Bucharest is a city of many contrasts, it is quite diverse in terms of its architectural design. The remains of the communist urban planning with the concrete block buildings are there to remind you of the days of Nicolae Ceaușescu’s communist regime.
Then there is the medieval influence inspired by the Western trends, the gothic style which is still preserved till this day, the fortified towns, the Renaissance-style lordly castles, baroque, oriental, neoclassical and the numerous Parisian style buildings which have led to Bucharest being nicknamed Little Paris.
During the four days in Bucharest we got to explore this fascinating city which was covered with a blanket of snow, its amicable character, historical glory, welcoming people and authentic Romanian cuisine. Here are my highlights of Bucharest.
What to see in Bucharest
There are many historical sites and museums one can visit while in Bucharest. For sure warm weather is a plus but if you do find yourself visiting Romania during the winter months, just dress warm and don’t let the snow scare you off.
This is one of the main shopping streets in Bucharest, lined with hotels, boutiques, casinos, historical buildings and museums.
If you follow it north you will come across the famous Bucharest version of the Arc de Triumph, going south you will reach the magnificent Old Town and the classical building which is the CEC bank.
We stayed on Calea Victoriei street at the Radisson Blu Bucharest which is centrally located and easily accessible to all the historical sights of the city.
Walking down south of the Calea Victoriei you will come across the Revolution Square and the statue of king Carol I which is located in front of the Royal Palace which now operates as the National Art Museum.
Here you will also encounter the impressive Romanian Athenaeum which is used as a concert hall and home of the Romanian George Enescu Philharmonic.
The Churches of Bucharest
Walking down the Calea Victoriei and around the Old City we came across a number of impressive churches which have managed to withstand time despite the earthquakes, wars and the communism era.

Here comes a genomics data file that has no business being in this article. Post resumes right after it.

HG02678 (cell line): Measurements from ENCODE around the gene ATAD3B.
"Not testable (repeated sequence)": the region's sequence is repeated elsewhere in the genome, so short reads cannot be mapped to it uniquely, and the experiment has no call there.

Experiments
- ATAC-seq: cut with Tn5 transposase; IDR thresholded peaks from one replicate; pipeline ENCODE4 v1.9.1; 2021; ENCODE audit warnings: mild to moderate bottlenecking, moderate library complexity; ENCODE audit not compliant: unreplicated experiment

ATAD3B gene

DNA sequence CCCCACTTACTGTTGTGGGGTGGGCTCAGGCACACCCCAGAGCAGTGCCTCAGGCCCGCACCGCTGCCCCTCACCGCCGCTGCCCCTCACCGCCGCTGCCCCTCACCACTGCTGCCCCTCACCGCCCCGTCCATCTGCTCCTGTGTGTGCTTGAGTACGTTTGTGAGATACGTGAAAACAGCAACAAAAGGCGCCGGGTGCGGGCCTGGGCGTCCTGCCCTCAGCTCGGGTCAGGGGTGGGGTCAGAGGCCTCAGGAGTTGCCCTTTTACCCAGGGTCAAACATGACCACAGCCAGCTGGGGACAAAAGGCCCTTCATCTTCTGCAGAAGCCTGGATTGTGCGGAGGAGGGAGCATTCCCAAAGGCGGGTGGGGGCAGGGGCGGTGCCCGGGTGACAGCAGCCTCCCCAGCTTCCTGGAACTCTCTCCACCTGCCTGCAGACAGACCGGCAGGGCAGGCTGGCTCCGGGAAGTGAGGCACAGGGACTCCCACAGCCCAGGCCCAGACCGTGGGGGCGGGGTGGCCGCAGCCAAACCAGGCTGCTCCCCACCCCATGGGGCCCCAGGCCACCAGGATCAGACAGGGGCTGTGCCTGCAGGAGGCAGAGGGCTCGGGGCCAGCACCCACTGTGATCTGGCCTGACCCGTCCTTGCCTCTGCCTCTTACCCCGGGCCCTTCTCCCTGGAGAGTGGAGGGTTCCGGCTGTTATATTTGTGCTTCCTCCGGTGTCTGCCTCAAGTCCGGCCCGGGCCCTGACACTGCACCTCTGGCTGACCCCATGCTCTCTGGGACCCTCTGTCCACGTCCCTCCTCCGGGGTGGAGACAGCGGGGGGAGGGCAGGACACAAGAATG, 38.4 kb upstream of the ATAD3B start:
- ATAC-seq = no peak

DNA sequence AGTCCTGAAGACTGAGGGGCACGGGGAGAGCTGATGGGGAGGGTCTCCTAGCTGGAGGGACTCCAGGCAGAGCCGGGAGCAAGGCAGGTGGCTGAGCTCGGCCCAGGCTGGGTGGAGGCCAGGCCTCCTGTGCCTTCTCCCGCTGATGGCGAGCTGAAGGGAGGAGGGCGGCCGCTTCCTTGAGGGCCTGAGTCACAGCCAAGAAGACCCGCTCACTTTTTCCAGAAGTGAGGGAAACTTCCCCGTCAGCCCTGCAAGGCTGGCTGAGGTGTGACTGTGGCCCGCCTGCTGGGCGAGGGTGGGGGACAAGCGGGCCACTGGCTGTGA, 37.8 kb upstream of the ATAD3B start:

The most iconic churches are located around the Old City and are reachable by foot.
The Old Court Princely church is considered to be the oldest one preserved in its original form in Bucharest. The Stavropoleos church is a jewel in the heart of the Old Town which dates back to the beginning of the 18th century and is a must-see landmark of the city.
National Art Museum
The National Art Museum of Romania is housed is a former Royal Palace completed in 1837. The Museum is separated into two exhibitions, the National Gallery which is dedicated to Romanian artists showcasing medieval and modern art and spans three floors. The second is the European Art Gallery which is of smaller size.
Being an art lover I greatly enjoyed admiring the unique works of the talented Romanian artists and definitely recommend it to anyone who enjoys art.
The ticket for the National Gallery costs 10 lei (€2.50), you can purchase a combined ticket for both exhibitions at 15 lei (€3.50). If you do wish to take photos an extra fee applies.
The Romanian Athenaeum
The Romanian Athenaeum which was built 120 years ago is the architectural and spiritual landmark of Romania. It is here that great Romanian personalities and scientists have presented their works, great musicians have given concerts and numerous orchestras and international soloists have performed.
Inside the Romanian Athenaeum the circular wall of the concert hall is decorated with impressive frescoes which portray the most important moments in the history of Romania.
The Palace of the Parliament